Wednesday, 21 December 2011

Darren Olivier

Frankie's v Woolies: Good old fashioned media

pic: facebook
Frankie's story

Goes like this: Frankie's and Woolies meet to discuss a distribution arrangement for their successful Frankie's range of products. After being "declined" by Woolies, Frankie's notice the launch of Woolies' own range of beverages sharing similarities in the retro packaging, range of flavours, descriptions and tag lines. They launch an immediate media attack and an ASA complaint against Woolies. Click here and here for more background information and thanks to Jeremy Speres for the link.

Unlawful - does it matter?

As interesting as the legal aspects are (and they are - you can indulge in the poll alongside if you like) the greater force at play here must be the media. For that reason and for the time being, we'll let the adjudicators and the lawyers (and you, if you wish) settle out the finer aspects of whether this is passing off, unlawful competition, misuse of advertising goodwill and/or breach of confidence by Woolies or defamation by Frankie's (you will note that the youtube video has been removed from the Timeslive site). This post will concentrate on reputation management, media and their place in IP disputes.

Frankie's did not need to go to Hollywood, they simply went to the press. And, in just a few days, social media has done the rest in creating what is no doubt a big headache for Woolies. Consumers appear to be up in arms regardless of whether Woolies are legally in the clear, and there are greater risks if they are found to be in breach of the law. Woolies, though, have handled this type of situation effectively in the past (see here for example) but this seems a steeper challenge to overcome and turn to its advantage?

Zuckerberg has heard this before

There is an irony and lesson that Facebook, itself the subject of a idea theft dispute, has been used as a platform to garner a petition and aire public views (see link above) as it illustrates just how common these types of allegations (theft of an idea shared with a possible business partner) are and also the viral effect of social media . Whether by design, intuition or luck, Frankie's reaction has enabled them to very quickly exploit several advantages open to a popular home grown niche brand and in doing so they have won further publicity (eg #frankies was apparently trending on Twitter). Before social media existed this would not have been possible or, at least not possible at the lightning speed at which it has occurred.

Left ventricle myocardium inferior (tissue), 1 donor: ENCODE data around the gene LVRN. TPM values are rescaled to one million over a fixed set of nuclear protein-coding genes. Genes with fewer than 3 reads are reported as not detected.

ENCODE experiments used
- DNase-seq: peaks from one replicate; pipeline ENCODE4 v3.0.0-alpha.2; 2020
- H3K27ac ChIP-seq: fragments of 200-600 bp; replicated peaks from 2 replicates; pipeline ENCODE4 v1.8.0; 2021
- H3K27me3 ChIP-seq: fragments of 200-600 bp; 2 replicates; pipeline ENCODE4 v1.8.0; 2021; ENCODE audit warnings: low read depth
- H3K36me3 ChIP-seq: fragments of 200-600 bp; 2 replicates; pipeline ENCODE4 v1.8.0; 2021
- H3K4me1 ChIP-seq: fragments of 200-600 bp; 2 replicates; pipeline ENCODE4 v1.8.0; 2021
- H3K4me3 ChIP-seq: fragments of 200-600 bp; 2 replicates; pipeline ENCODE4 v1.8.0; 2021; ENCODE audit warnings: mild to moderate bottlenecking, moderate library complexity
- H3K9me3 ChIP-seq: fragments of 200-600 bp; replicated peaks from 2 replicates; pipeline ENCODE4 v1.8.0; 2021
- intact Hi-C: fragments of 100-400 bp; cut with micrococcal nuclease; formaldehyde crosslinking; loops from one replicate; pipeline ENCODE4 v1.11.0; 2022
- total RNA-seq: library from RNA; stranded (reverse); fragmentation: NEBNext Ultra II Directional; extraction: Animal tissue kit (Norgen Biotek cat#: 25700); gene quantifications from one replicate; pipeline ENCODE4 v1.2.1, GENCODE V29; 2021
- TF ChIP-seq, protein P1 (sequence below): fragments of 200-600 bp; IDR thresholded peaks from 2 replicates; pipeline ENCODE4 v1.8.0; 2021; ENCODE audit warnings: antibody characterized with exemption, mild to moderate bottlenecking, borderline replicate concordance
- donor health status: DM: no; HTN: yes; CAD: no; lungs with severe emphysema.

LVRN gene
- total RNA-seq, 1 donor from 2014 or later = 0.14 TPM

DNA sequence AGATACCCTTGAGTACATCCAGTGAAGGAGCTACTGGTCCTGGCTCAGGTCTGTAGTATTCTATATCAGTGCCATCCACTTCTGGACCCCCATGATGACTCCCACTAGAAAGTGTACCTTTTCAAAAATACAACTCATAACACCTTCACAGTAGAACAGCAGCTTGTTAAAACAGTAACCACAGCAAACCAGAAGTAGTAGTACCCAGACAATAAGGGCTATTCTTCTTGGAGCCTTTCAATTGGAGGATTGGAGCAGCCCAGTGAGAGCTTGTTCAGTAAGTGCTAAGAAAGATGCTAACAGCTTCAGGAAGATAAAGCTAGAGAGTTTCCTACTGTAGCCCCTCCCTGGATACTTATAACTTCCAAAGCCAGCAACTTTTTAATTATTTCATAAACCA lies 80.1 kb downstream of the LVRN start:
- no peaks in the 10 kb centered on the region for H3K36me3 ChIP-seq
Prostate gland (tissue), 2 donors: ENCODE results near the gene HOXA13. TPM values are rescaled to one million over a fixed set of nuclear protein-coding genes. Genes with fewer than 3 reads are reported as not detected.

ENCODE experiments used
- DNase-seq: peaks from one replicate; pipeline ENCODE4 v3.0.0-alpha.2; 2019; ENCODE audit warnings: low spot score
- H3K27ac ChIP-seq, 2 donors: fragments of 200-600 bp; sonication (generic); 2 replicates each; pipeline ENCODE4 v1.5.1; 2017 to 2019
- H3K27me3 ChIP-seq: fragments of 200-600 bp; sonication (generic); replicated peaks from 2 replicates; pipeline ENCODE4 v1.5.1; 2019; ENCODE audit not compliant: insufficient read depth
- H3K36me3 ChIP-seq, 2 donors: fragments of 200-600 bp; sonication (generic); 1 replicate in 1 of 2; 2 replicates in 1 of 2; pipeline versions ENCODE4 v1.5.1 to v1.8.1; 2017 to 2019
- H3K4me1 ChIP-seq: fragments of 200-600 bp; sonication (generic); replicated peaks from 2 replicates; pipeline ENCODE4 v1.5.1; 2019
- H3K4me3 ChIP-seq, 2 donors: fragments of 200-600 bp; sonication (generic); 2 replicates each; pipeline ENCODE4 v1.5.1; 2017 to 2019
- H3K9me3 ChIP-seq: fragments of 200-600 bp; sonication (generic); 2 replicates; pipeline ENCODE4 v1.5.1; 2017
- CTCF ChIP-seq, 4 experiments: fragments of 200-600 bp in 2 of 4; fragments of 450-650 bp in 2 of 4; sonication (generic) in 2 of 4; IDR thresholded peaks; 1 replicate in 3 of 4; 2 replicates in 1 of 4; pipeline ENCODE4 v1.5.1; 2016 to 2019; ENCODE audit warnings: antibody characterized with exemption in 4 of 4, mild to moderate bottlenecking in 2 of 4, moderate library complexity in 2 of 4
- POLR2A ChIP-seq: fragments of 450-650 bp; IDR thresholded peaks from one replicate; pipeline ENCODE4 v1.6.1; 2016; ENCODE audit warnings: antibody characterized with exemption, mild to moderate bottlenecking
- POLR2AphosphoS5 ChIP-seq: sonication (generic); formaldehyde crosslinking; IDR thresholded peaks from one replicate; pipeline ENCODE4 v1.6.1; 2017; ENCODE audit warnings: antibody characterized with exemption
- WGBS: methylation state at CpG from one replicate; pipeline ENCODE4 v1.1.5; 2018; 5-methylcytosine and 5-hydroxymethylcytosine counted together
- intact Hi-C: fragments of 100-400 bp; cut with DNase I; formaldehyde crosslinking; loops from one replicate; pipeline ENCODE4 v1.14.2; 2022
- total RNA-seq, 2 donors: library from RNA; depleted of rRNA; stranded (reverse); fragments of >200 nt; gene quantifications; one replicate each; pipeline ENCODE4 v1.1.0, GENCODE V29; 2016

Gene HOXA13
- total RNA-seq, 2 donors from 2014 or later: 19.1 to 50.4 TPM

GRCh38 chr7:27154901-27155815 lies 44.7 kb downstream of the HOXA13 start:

The relationship between media and IP is also illustrated in ambush marketing disputes where an arrest (which, by nature, attracts media attention) has been made, bringing into question the effectiveness of an arrest to curb ambush marketing (which feeds off media attention). It can have quite the opposite result.

It is palpably clear that anyone involved in IP litigation is required, now more than ever before, to be aware of the media (and in particular, social media) as an influencer in the resolution of a dispute. The Coca-Cola Company's handling of an "infringing fan site" is an example of such sensitivity and anyone who has had their cease and desist letter posted on a site for ridicule will also know only too well. Even, a run-of-the-mill trade mark opposition may require PR input before, during and after the decision as Virgin Enterprises found out.

Here's a thought

Social media is also not just open to the small guy. A colleague, Craig Shapiro, recently mooted the idea of using it as a tool to positively influence known infringers - what are the possiblities of a brand using its followers to help others respect their trade mark rights by spurring support and ostracising an infringer. Clearly cheaper than litigating, educational and properly done could deepen brand loyalty.

Darren Olivier

Darren Olivier

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Write comments
21 December 2011 at 18:29 delete

You refer to Woolies' approach in the YuppiChef affair nearly two years ago. This seemed to have been a lesson in effective reputation management, so successful that cynics might have been tempted to suspect that the whole affair had been engineered.